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Iridium satellites

September 17, 2002

A public radio commentary

Yesterday I looked up in the sky and saw a flash of light that's best described as "technically sweet."

This odd phrase comes from J. Robert Oppenheimer, a father of the first atomic bomb. He used it to describe projects whose technical challenges were so seductive, and whose solutions were so satisfying that they completely absorbed scientists and engineers - in fact, absorbed them so much that they lost sight of whether the project had any benefits.

That "technically sweet" flash of light I saw was the sun reflecting off the metal antenna of an Iridium Satellite. Its one of sixty-six satellites used to create a now defunct global phone service called the Iridium Project.

The idea was this: Using a special type of mobile phone, a person at any point on the Earth - the ocean, the desert, a rain forest, or Mount Everest - could call any phone on the globe. So revolutionary was this idea that it was hailed as the "first pan-national phone network", and called gushingly "a breakthrough in transcending all geopolitical boundaries."

The Iridium project started when a team of Motorola engineers fell in love with the "technically sweet" challenges of making a satellite phone network. They got five billion dollars from Motorola and other investors to pursue this dream, but within a year or two after launching the satellites, the Iridium Project was bankrupt. What the engineers forgot was this: Who wants a phone that cost three thousand dollars, and can't be used indoors. So, when Iridium marketed their phones to business executives they found few takers. Most, of course, already had cell phones that worked just fine, and few really needed to conduct business from a desert or the top of Mount Everest.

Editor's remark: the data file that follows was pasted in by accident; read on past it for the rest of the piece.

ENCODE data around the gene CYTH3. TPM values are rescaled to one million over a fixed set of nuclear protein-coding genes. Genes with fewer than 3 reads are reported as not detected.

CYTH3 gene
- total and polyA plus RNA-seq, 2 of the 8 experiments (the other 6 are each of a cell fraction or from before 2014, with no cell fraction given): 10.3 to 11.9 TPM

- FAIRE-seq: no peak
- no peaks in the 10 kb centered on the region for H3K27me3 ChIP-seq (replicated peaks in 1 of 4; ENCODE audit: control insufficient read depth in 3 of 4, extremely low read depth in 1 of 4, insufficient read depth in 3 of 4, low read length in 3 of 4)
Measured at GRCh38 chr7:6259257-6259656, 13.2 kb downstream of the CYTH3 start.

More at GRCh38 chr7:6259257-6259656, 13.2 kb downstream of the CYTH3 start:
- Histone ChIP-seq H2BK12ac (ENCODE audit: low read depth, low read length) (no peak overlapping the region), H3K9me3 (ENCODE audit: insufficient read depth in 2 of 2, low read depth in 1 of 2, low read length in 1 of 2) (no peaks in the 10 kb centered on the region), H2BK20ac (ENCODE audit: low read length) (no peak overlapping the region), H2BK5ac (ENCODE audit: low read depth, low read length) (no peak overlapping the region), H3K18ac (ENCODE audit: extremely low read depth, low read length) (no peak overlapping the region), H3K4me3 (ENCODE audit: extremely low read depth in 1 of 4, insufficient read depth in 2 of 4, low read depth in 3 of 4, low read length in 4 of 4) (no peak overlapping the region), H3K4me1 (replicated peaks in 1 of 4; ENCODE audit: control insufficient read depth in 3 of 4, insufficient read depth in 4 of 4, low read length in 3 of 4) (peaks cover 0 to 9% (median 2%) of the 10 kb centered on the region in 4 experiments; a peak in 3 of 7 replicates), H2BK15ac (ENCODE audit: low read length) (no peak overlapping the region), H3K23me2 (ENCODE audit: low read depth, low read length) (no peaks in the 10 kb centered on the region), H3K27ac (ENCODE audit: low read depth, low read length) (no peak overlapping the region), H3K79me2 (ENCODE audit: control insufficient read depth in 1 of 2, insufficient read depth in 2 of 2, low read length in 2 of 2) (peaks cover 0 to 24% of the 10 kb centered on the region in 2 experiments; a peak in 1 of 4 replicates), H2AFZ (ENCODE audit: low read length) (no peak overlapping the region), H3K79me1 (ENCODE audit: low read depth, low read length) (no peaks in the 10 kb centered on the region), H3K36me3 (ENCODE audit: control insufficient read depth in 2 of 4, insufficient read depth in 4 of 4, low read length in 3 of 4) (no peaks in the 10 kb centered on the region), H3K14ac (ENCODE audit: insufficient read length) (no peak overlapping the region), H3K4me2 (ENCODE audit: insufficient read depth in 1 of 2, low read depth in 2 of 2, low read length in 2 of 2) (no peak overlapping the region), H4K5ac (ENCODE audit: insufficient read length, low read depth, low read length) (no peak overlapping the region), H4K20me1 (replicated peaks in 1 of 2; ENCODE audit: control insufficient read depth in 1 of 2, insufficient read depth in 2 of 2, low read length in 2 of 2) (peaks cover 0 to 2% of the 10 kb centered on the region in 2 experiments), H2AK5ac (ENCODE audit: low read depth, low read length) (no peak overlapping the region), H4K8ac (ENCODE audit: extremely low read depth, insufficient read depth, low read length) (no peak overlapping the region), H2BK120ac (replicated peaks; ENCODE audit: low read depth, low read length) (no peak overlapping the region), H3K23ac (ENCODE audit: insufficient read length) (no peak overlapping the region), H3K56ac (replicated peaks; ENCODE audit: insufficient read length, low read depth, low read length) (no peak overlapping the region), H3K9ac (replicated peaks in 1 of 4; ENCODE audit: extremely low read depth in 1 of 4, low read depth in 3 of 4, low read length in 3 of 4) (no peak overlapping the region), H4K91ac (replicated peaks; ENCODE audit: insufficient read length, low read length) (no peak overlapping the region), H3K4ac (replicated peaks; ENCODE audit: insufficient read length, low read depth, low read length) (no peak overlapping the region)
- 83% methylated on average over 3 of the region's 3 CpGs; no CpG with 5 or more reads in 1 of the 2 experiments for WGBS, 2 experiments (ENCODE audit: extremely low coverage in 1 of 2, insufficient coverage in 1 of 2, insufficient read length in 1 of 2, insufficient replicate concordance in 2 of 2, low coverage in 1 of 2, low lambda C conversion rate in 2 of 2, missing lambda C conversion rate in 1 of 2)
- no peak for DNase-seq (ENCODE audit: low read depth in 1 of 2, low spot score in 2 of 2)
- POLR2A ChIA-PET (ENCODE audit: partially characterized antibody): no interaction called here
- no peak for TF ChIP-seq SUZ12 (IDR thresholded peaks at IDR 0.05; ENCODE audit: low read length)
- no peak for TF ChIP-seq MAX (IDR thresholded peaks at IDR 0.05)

Although the Iridium company was bankrupt, their satellites are still there for us to see. At just the right time of day, you can catch that flash of light from a satellite: When its surfaces are angled to the sun, it sends a burst of sunlight to the earth. The trick is to know when to look.

To find out, go to the web site - that's with a hyphen between the "heavens" and "above." If you type in your location, the site will tell you exactly where to stand, what direction to face, what angle to tilt your head toward the sky, and exactly what time to do this - all so you can see a five billion dollar failure. Although I enjoy looking for the satellites, every flash fills me with with trepidation: May my failures never be so public, and may there never be a web site dedicated to instructions on how to view them.

Copyright 2002 William S. Hammack Enterprises